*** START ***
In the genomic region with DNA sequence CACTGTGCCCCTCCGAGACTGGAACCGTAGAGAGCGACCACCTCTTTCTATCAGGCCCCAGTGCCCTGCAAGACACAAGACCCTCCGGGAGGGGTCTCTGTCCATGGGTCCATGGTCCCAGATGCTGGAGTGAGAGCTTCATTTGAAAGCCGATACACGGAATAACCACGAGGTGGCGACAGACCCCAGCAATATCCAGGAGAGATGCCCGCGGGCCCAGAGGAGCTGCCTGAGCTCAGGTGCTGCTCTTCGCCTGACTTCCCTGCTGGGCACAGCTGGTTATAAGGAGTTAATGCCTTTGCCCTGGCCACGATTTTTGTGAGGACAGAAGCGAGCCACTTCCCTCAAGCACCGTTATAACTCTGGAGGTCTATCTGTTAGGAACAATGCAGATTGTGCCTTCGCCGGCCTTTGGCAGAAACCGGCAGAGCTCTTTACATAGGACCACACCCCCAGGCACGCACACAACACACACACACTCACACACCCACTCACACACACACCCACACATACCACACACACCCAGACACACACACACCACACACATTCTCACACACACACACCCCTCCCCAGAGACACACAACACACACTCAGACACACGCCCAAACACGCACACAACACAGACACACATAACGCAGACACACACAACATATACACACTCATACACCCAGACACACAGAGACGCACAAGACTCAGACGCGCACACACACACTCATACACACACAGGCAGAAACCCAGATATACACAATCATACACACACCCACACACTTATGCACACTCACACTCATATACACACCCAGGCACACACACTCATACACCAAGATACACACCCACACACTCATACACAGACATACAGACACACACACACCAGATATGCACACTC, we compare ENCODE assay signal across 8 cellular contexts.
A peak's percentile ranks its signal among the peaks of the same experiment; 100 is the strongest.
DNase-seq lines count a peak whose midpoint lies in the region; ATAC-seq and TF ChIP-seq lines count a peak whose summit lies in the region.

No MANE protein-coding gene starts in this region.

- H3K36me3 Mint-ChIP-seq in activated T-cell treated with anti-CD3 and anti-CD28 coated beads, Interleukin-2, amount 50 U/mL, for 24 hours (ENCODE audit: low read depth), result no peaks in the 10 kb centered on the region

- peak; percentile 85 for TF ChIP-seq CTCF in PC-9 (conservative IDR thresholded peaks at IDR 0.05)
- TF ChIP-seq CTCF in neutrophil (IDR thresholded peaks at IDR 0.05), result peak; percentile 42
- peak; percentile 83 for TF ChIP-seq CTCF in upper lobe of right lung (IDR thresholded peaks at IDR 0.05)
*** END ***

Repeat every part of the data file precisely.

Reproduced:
In the genomic region with DNA sequence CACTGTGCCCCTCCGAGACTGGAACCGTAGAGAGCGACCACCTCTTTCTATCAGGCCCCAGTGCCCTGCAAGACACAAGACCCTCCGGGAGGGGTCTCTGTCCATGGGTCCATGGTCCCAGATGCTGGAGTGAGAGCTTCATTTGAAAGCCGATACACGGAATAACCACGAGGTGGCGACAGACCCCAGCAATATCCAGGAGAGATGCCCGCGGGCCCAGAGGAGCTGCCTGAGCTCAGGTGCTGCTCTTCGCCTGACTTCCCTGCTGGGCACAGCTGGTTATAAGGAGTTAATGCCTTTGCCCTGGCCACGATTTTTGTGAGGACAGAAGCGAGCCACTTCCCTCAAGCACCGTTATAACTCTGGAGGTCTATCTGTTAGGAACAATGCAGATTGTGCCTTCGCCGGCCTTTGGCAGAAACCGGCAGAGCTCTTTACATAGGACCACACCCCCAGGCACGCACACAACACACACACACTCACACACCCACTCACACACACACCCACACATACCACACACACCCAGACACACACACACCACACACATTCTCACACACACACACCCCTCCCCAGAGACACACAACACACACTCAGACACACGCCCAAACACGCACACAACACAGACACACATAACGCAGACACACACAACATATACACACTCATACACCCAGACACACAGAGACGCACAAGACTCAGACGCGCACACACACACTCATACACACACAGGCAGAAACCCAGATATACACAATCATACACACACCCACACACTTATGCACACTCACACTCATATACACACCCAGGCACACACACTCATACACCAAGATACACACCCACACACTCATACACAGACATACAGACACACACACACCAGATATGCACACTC, we compare ENCODE assay signal across 8 cellular contexts.
A peak's percentile ranks its signal among the peaks of the same experiment; 100 is the strongest.
DNase-seq lines count a peak whose midpoint lies in the region; ATAC-seq and TF ChIP-seq lines count a peak whose summit lies in the region.

No MANE protein-coding gene starts in this region.

- H3K36me3 Mint-ChIP-seq in activated T-cell treated with anti-CD3 and anti-CD28 coated beads, Interleukin-2, amount 50 U/mL, for 24 hours (ENCODE audit: low read depth), result no peaks in the 10 kb centered on the region

- peak; percentile 85 for TF ChIP-seq CTCF in PC-9 (conservative IDR thresholded peaks at IDR 0.05)
- TF ChIP-seq CTCF in neutrophil (IDR thresholded peaks at IDR 0.05), result peak; percentile 42
- peak; percentile 83 for TF ChIP-seq CTCF in upper lobe of right lung (IDR thresholded peaks at IDR 0.05)